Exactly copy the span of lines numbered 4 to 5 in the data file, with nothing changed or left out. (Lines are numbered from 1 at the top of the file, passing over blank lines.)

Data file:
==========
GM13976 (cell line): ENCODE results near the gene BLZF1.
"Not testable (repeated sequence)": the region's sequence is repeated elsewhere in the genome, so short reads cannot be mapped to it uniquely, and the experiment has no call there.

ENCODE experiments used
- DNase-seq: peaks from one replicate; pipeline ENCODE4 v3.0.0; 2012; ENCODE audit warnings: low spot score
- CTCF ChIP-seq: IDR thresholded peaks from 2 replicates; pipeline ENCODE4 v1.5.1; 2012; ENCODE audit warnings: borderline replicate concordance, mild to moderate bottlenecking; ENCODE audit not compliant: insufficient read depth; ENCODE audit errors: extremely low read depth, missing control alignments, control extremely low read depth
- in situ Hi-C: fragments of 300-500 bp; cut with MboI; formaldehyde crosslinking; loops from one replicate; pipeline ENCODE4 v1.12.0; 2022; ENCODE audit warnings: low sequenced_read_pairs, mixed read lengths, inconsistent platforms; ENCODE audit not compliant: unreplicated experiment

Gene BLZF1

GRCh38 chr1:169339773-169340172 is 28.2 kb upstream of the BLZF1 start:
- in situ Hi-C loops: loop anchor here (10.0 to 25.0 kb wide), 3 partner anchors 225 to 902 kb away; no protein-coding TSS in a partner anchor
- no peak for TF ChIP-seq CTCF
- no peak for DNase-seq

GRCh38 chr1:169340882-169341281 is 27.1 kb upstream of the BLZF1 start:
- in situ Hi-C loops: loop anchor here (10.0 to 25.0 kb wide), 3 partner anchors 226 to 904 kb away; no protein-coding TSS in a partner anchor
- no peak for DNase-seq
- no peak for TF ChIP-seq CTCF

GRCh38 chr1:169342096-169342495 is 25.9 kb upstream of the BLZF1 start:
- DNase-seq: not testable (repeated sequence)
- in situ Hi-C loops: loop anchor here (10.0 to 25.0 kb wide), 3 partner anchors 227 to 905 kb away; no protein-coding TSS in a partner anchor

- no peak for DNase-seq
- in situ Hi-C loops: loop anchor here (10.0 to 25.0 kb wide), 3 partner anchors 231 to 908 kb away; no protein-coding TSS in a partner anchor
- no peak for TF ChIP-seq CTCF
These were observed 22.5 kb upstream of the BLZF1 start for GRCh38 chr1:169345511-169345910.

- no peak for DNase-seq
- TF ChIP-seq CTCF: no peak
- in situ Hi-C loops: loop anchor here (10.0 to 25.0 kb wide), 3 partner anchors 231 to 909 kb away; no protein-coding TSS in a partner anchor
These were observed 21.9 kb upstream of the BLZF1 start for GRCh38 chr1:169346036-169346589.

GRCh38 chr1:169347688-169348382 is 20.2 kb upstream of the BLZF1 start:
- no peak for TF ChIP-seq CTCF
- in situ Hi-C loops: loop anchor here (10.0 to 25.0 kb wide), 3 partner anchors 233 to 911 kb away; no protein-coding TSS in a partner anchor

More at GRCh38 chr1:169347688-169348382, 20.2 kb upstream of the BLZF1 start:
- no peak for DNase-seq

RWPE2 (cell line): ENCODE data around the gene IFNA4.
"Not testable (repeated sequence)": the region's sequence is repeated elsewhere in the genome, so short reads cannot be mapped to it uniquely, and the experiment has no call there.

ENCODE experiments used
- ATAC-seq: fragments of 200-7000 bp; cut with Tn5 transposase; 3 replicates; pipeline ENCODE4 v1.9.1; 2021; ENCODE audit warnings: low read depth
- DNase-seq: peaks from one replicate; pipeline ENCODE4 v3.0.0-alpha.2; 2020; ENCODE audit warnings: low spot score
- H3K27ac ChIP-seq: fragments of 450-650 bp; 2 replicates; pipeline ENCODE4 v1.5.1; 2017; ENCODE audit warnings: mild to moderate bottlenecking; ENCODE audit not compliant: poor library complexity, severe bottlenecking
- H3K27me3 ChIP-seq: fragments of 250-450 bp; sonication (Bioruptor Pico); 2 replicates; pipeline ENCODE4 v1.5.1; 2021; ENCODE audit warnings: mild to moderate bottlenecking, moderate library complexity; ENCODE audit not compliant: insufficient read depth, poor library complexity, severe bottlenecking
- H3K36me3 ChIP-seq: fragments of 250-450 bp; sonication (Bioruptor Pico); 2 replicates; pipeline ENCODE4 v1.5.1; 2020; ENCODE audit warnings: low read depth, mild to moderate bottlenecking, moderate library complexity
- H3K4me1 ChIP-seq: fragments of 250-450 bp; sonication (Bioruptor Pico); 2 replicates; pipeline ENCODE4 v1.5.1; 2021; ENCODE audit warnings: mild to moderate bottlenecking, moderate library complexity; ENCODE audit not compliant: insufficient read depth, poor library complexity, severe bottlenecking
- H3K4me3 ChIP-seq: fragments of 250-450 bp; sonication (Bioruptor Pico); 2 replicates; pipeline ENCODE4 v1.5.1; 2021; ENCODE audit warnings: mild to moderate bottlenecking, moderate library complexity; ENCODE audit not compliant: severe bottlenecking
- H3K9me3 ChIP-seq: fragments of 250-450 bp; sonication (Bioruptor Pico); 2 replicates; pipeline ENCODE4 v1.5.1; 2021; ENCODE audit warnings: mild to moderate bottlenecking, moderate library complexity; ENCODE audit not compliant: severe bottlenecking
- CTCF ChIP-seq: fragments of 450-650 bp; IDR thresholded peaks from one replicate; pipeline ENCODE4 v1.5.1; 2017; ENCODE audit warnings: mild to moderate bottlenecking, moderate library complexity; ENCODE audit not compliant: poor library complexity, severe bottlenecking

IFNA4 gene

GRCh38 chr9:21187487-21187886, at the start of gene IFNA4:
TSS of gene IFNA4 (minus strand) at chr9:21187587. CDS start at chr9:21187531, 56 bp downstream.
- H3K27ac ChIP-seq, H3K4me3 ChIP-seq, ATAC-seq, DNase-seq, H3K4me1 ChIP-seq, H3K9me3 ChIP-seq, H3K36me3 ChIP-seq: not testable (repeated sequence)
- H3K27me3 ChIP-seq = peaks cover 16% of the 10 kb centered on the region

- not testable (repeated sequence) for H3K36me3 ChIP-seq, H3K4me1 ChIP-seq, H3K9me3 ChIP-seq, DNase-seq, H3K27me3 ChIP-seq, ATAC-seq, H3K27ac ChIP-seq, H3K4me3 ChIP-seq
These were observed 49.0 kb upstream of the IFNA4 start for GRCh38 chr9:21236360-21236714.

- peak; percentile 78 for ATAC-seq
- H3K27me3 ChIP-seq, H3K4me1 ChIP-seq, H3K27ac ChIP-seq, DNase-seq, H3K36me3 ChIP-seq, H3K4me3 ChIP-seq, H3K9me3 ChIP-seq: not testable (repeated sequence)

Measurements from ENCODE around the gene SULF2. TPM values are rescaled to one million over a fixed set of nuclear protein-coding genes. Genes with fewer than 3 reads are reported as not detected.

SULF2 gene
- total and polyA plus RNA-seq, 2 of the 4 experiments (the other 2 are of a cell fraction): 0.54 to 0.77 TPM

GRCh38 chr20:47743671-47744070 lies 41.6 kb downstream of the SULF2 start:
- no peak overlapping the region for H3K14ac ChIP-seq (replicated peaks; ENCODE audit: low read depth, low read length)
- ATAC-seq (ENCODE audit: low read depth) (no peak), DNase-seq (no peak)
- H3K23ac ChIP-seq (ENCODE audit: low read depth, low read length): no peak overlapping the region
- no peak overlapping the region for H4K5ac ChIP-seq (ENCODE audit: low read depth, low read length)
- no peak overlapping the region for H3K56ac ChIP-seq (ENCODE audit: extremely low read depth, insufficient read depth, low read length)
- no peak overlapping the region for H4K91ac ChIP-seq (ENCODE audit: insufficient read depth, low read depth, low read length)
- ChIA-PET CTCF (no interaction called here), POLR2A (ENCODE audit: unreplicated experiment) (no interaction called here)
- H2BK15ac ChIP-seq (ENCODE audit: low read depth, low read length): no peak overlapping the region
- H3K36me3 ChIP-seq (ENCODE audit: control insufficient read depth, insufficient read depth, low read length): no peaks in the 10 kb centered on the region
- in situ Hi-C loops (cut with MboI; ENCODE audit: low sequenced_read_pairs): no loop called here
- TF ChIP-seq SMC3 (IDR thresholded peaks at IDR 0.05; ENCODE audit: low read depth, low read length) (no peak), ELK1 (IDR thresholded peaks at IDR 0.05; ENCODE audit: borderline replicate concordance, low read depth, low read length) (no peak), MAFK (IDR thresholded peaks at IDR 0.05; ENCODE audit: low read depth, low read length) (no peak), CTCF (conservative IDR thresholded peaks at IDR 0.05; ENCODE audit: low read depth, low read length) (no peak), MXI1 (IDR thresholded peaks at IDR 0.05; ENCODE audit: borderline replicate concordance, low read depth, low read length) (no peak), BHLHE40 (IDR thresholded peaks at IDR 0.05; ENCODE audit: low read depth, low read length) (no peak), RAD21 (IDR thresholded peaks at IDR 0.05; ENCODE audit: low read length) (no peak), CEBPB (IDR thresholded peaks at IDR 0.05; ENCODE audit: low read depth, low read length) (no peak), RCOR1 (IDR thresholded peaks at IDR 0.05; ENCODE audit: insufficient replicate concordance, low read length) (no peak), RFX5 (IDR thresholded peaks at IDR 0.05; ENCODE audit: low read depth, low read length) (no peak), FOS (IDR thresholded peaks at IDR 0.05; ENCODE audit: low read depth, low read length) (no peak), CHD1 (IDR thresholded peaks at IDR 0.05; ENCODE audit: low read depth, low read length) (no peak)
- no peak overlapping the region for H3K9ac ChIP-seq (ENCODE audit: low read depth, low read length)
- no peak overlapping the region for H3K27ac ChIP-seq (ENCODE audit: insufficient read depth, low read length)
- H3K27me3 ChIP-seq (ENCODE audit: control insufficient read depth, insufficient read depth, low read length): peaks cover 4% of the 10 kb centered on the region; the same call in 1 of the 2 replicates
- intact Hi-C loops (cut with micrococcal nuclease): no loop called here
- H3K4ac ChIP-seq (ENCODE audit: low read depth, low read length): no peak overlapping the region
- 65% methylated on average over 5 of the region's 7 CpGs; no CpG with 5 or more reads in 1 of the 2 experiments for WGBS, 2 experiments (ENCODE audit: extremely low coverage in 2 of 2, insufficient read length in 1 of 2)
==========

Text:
- DNase-seq: peaks from one replicate; pipeline ENCODE4 v3.0.0; 2012; ENCODE audit warnings: low spot score
- CTCF ChIP-seq: IDR thresholded peaks from 2 replicates; pipeline ENCODE4 v1.5.1; 2012; ENCODE audit warnings: borderline replicate concordance, mild to moderate bottlenecking; ENCODE audit not compliant: insufficient read depth; ENCODE audit errors: extremely low read depth, missing control alignments, control extremely low read depth